Synopses & Reviews
From the Hubble Radius to the Planck Scale' is the precisescope of 55 contributions to a symposium held at UC Berkeley in honorof J-P. Vigier's (Nobel Laureate Louis de Broglie's principalassociate) 80th birthday. The volume has a unique perspective in thatthe chapters, the majority by world-class physicists andastrophysicists, contrast both mainstream conservative approaches andleading edge extended models of fundamental issues in physical theoryand observation. For example in the first of the five parts: "Astrophysics & Cosmology," papers review Bigbang Cosmology alongwith articles calling for exploration of alternatives to a Bigbanguniverse in lieu of recent theoretical and observational developments.This unique perspective continues through the remaining sections onextended EM theory, gravitation, quantum theory, and vacuum dynamicsand space-time; making the book a primary source for graduate leveland professional academics.It is being said that physical science has entered a period ripeningfor another Galilean scope revolution'. "Gravitation andCosmology: " "From the Hubble Radius to the Planck Scale"provides clear insight into developments about to cause this paradigmshift. World-class physicists and astrophysicists present their mostrecent thinking on leading edge theoretical and observational work onfive main categories of physical science.
Jean-Pierre Vigier continually labeled one of les heretiques de la science, l'eternel resistant et le patriarche is yet a pillar of modern physics and mathematics, with one leg firmly planted in theory and the other in empiricism spanning a career of nearly 60 years with a publication vitae quickly approaching 400 He wrote of his mentor Louis de Broglie "Great physicists fight great battles," which perhaps applies even more so to 1 Jean-Pierre Vigier himself . If fortune allows a visit to Paris, reported to be the city of love, and certainly one of the most beautiful and interesting cities in the world; one has been treated to a visual and cultural feast. For example a leisurely stroll from the Musee du Louvre along the Champs-Elysees to the Arc de Triomphe would instill even the least creative soul with the entelechies of a poets muse. It is perhaps open to theoretical interpretation, but if causal conditions have allowed one to be a physicist, visiting Paris, one may have taken opportunity to visit the portion of the old Latin quarter in place Jussieu where Pierre et Marie Curie Universite, reported to be 'the best university in France', is stationed.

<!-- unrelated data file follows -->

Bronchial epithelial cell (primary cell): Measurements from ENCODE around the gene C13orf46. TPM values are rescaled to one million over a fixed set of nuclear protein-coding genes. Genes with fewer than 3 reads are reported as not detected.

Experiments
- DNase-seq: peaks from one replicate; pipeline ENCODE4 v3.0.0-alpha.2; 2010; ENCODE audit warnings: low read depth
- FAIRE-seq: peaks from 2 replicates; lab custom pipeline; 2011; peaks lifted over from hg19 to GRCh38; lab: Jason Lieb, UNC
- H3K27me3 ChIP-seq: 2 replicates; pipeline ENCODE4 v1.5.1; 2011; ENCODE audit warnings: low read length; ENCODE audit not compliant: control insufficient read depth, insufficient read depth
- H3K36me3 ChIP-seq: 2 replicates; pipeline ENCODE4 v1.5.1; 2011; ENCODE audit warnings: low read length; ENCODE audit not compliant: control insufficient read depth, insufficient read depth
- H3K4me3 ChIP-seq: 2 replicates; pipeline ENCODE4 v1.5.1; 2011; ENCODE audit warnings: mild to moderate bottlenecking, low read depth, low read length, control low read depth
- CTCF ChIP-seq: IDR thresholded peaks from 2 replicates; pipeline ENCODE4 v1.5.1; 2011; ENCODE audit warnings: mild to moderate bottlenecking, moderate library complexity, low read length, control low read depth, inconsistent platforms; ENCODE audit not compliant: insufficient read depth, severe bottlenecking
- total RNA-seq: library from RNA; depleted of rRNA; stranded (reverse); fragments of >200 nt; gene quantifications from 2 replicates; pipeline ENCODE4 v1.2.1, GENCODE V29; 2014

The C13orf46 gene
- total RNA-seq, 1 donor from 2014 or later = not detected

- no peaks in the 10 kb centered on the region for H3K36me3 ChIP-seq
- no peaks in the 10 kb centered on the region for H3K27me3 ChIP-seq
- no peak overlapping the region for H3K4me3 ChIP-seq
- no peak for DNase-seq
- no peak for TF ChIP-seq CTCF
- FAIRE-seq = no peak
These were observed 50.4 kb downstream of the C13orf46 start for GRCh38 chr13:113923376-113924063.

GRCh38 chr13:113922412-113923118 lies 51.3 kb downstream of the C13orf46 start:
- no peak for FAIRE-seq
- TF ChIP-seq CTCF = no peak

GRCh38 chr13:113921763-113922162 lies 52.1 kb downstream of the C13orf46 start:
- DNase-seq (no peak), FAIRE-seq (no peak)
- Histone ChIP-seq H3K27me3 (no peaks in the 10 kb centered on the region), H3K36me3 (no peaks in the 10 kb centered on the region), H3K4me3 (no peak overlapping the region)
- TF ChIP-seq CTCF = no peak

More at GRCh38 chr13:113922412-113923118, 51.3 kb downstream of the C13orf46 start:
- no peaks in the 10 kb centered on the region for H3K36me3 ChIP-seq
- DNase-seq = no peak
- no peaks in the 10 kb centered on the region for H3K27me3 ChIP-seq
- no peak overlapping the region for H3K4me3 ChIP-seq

The volume has a unique perspective in that the chapters, the majority by world-class physicists and astrophysicists, contrast both mainstream conservative approaches and leading edge extended models of fundamental issues in physical theory and observation. For example in the first of the five parts: Astrophysics & Cosmology, papers review Bigbang Cosmology along with articles calling for exploration of alternatives to a Bigbang universe in lieu of recent theoretical and observational developments. This unique perspective continues through the remaining sections on extended EM theory, gravitation, quantum theory, and vacuum dynamics and space-time; making the book a primary source for graduate level and professional academics.
Table of Contents
Dedication. Forward. Preface. Group Photos. Part I: Astrophysics & Cosmology. 1.
From the Cosmological Term to the Planck Constant; J.G. Vargas, D.G. Torr. 2.
Creation of Matter and Anomalous Redshifts; J.V. Narlikar. 3.
The Origin of CMBR as Intrinsic Blackbody Cavity-QED Resonance Inherent in the Dynamics of the Continuous State Topology of the Dirac Vacuum; R.L. Amoroso, J.-P. Vigier. 4.
Some New Results in Theoretical Cosmology; W. Rindler. 5.
Whitehead Meets Feynman and the Big Bang; G. Chew. 6.
Developing the Cosmology of a Continuous State Universe; R.L. Amoroso. 7.
The Problem of Observation in Cosmology and the Big Bang; M. Kafatos. 8.
Absorber Theory of Radiation in Expanding Universes; J.V. Narlikar. 9.
Bohm & Vigier Ideas as a Basis for a Fractal Universe; C. Ciubotariu, et al. 10.